Edit Blog Post
Published: June 18th 2012
Don't get in the way of one of these trucks.
Having been accepted onto a Master’s programme beginning in September, I thought it wise to quit the English teaching/messing around and return to the UK and find some engineering work for the summer. Teaching is enjoyable, particularly the lifestyle that goes with it, but I earn much more as an engineer and soon I would have to pay for the Master’s and, more significantly, have enough money to live in the UK for a year without working. And it is far from being a cheap place to live.
As you may be able to guess from the pictures, this plan didn’t exactly work out as I was offered a job at a Mexican gold mine.
At first I was unsure, Chihuahua State not being the most secure part of the world. In fact, Northern Mexico holds the dubious honour of having the most unnatural deaths of any non-warzone. Though arguably it is a warzone as the cartels battle for control of the lucrative narcotics trade into the US. Then the thought of free Mexican food three times a day made me forget all about any safety issues. (I didn’t think about those issues again till
Cathedral in Chihuahua
It was nice to have a day wandering around Chihuahua between leaving the mine and flying back to the UK.
I saw the burnt out police station in the tiny pueblita where the camp was located. The large army presence was slightly reassuring, though the soldiers did all look about fifteen.)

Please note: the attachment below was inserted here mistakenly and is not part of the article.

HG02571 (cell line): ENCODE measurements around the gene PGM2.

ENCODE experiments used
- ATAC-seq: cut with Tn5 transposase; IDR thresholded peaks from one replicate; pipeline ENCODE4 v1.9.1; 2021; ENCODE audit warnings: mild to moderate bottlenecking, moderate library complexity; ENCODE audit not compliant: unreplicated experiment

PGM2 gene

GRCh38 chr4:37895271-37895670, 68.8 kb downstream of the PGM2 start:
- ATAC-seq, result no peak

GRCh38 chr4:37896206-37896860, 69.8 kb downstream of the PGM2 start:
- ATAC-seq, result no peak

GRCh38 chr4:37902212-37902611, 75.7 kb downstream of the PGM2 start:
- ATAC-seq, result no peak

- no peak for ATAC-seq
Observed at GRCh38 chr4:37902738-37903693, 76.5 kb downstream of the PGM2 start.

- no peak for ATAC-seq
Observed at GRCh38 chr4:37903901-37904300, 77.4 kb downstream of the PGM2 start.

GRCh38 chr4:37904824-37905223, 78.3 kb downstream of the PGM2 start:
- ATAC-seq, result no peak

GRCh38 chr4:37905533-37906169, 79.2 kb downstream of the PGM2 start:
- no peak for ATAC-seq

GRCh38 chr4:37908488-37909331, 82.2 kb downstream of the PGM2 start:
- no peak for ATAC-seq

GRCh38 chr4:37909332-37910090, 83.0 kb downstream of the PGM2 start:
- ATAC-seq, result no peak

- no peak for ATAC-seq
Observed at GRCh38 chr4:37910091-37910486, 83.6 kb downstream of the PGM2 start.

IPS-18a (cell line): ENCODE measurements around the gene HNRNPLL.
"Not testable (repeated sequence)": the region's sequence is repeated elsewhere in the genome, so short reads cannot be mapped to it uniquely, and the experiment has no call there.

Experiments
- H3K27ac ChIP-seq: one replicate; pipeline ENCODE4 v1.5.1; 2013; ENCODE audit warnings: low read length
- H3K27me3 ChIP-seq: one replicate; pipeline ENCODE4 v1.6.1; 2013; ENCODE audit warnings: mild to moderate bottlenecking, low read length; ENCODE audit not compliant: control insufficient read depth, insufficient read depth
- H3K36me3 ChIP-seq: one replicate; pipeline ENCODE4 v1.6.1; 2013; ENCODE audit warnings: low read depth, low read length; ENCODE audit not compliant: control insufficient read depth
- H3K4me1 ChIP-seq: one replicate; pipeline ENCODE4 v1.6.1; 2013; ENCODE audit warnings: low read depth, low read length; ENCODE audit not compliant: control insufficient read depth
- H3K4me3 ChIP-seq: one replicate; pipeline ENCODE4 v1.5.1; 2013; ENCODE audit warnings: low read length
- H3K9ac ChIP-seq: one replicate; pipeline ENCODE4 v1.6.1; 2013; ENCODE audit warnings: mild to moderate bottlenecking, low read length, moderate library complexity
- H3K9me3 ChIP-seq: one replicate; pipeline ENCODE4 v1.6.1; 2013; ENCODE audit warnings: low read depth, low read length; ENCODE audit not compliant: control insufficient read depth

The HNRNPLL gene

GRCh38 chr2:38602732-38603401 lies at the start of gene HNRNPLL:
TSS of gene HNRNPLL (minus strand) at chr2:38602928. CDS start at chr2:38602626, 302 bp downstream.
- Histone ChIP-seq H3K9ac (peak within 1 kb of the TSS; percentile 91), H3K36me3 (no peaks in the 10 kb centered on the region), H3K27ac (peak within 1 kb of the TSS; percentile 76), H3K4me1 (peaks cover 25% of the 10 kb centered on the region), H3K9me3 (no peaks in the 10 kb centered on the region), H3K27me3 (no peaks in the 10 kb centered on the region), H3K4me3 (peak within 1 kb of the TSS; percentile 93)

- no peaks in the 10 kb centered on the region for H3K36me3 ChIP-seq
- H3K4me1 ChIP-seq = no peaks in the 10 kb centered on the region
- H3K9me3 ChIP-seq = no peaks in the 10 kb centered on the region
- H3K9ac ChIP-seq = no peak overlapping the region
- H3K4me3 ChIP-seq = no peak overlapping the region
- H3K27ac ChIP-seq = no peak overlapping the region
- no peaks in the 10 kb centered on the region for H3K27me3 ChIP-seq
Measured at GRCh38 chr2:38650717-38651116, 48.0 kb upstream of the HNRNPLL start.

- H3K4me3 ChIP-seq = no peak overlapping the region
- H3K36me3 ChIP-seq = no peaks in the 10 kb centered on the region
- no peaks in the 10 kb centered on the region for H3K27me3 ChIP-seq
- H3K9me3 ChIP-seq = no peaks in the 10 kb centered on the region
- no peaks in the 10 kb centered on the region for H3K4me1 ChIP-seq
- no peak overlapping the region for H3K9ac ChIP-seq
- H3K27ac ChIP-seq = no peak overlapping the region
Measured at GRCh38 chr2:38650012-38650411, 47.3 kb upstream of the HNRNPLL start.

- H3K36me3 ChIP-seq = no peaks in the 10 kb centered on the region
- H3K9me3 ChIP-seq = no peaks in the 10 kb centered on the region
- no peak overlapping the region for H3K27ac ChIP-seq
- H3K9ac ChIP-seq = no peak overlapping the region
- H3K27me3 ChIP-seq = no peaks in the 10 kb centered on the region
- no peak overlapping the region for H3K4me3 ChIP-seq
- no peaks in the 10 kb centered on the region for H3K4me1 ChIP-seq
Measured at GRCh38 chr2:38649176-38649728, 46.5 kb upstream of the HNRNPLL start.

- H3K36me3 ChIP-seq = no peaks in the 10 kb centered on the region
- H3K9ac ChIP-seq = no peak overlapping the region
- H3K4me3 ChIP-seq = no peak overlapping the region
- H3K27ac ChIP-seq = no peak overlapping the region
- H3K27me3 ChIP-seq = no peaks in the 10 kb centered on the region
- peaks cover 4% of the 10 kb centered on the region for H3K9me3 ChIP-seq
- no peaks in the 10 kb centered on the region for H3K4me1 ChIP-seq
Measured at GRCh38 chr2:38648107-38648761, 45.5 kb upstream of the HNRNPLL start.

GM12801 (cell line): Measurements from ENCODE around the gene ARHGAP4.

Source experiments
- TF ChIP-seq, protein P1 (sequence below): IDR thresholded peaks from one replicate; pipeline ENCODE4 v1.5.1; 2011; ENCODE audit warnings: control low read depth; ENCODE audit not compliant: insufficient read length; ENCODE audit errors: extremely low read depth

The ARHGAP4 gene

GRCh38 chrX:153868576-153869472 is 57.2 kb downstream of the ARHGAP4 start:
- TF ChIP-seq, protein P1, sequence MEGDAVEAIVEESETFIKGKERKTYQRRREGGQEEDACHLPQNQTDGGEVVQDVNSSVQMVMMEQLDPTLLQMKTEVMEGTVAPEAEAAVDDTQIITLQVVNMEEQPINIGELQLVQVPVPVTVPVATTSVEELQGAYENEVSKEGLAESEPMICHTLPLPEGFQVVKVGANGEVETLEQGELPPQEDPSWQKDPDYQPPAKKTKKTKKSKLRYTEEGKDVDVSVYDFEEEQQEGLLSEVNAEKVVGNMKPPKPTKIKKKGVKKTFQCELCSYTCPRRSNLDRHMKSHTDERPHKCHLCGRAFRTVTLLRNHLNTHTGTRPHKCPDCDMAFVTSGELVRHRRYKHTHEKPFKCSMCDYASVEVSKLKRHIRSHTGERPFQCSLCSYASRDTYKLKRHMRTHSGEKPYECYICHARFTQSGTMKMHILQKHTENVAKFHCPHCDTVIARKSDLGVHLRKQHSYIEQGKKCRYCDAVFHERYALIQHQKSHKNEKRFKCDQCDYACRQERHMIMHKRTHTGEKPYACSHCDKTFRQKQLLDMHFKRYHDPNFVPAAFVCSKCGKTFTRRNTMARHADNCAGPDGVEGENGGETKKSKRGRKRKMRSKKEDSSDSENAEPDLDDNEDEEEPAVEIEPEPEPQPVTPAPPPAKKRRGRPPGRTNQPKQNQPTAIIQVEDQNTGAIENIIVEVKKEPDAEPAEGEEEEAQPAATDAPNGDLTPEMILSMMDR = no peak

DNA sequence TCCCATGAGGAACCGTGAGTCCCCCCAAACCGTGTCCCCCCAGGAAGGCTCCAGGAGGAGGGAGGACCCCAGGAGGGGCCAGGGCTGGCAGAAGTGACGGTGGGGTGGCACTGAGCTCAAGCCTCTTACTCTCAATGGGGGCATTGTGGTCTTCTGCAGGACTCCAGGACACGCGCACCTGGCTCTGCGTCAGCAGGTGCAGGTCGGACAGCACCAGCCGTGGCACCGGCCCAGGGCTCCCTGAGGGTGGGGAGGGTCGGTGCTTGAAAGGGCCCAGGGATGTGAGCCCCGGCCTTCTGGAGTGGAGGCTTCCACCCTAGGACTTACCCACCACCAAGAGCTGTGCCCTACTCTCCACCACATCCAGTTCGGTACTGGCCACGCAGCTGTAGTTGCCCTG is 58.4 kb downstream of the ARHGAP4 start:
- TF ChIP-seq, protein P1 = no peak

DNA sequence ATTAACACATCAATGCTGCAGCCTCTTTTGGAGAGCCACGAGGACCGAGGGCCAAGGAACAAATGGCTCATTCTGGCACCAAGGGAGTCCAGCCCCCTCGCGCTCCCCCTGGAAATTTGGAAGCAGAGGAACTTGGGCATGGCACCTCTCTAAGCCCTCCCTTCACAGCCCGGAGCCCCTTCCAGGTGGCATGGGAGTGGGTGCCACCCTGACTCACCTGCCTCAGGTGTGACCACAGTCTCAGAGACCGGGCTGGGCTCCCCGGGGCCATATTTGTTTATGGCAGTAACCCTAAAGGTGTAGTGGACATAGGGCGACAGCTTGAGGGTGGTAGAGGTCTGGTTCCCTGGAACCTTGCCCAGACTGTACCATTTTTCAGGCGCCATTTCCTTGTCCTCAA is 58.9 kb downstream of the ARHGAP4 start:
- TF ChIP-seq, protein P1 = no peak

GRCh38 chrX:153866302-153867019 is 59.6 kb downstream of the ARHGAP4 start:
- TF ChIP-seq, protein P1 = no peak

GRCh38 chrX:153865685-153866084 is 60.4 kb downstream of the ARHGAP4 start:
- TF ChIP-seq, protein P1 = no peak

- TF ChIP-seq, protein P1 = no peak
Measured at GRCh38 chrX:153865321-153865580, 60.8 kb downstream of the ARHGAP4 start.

A little Cessna flew the last hour and a half from Chihuahua, avoiding an eleven hour road journey, and from a few hundred metres up we looked down on very little. The orchards soon end not far beyond the city then it’s barren semi-desert mountains all the way to the mine.
I won’t go into what I was doing there (straightening and profiling a valley for a heap leach pad) I just wanted to show a few photos.
It was pretty intensive working 7am to 7pm seven days a week, particularly because after work you went back to camp; which was on the mine, therefore, there was never any mental separation. After about two weeks I started dreaming about the job.
Overall it was a rewarding month; financially – mostly because flights, food and accommodation were provided; experience-wise – because I had never been to a huge mine like that before or worked on such a large
The Valley Where I was Working
The heat and the dust don't come across in photos.
project; and linguistically – rather than spend all my time with the other ex-pats, as the other ex-pats did, I could talk to the Mexican workers and learn lots of new, useful vocabulary regarding engineering.
Would I do it again? Read on a few blogs to discover the answer.
Tot: 0.055s; Tpl: 0.021s; cc: 13; qc: 37; dbt: 0.0135s; 1; m:saturn w:www (188.8.131.52); sld: 1;
; mem: 1.3mb